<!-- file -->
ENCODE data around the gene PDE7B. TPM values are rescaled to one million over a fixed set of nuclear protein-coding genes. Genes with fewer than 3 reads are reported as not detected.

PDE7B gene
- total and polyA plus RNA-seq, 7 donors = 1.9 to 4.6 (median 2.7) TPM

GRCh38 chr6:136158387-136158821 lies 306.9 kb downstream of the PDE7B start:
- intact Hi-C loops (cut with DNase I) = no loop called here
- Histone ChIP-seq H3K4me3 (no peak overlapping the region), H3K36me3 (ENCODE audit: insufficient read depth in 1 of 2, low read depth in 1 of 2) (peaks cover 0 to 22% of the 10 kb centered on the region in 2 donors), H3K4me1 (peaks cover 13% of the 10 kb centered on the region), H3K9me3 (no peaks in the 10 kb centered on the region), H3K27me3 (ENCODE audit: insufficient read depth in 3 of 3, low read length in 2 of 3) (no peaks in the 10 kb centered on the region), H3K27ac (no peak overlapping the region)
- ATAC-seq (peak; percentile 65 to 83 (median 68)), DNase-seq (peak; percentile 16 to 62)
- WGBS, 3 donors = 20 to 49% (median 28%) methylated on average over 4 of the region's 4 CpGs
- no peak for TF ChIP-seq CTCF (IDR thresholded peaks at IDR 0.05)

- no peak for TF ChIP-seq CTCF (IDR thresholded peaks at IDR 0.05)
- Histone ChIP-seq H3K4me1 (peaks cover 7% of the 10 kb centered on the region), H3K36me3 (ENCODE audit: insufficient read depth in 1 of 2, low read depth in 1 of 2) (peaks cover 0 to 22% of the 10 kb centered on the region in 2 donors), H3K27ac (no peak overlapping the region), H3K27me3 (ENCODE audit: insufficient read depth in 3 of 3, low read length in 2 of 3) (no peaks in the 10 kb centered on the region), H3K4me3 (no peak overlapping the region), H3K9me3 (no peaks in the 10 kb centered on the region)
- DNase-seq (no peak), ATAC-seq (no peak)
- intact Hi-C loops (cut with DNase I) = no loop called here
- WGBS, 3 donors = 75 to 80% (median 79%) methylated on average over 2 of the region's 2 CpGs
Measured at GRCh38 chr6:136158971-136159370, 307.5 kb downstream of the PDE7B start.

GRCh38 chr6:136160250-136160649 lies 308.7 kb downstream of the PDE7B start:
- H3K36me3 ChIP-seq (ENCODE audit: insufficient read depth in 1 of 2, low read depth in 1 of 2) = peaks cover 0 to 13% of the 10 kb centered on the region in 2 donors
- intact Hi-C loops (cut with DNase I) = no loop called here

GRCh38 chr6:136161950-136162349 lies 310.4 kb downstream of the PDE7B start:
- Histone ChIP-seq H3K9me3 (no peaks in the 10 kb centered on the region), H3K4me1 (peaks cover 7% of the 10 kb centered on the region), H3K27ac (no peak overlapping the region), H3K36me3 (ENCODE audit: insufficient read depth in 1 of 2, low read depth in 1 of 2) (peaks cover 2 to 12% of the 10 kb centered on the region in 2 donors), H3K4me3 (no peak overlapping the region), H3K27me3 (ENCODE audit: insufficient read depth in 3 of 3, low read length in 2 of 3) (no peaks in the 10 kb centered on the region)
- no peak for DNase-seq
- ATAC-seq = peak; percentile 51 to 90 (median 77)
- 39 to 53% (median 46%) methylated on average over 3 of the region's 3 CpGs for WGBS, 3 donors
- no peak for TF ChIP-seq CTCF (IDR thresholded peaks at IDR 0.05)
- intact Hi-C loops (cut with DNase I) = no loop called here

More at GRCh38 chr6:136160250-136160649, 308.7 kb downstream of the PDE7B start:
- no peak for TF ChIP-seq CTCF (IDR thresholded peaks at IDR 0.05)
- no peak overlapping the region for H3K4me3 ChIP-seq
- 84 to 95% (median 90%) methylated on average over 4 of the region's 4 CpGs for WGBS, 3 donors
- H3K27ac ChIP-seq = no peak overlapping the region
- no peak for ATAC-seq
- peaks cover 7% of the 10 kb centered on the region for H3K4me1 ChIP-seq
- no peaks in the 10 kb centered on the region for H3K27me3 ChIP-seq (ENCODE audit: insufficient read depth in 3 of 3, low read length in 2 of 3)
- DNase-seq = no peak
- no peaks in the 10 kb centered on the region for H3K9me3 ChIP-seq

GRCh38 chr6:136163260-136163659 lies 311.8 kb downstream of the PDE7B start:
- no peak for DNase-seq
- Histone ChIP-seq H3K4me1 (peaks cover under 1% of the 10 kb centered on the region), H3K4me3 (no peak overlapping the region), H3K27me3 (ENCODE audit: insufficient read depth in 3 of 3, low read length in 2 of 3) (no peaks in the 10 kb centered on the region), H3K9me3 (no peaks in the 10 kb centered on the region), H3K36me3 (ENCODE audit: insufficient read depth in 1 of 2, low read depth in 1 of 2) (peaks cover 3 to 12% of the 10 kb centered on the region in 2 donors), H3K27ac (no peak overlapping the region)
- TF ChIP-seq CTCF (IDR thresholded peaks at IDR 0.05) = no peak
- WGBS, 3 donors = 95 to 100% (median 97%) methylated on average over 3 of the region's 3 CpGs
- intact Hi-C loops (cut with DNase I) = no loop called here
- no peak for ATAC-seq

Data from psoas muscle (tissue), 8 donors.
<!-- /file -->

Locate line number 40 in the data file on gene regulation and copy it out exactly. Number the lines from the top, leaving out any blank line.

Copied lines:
- WGBS, 3 donors = 95 to 100% (median 97%) methylated on average over 3 of the region's 3 CpGs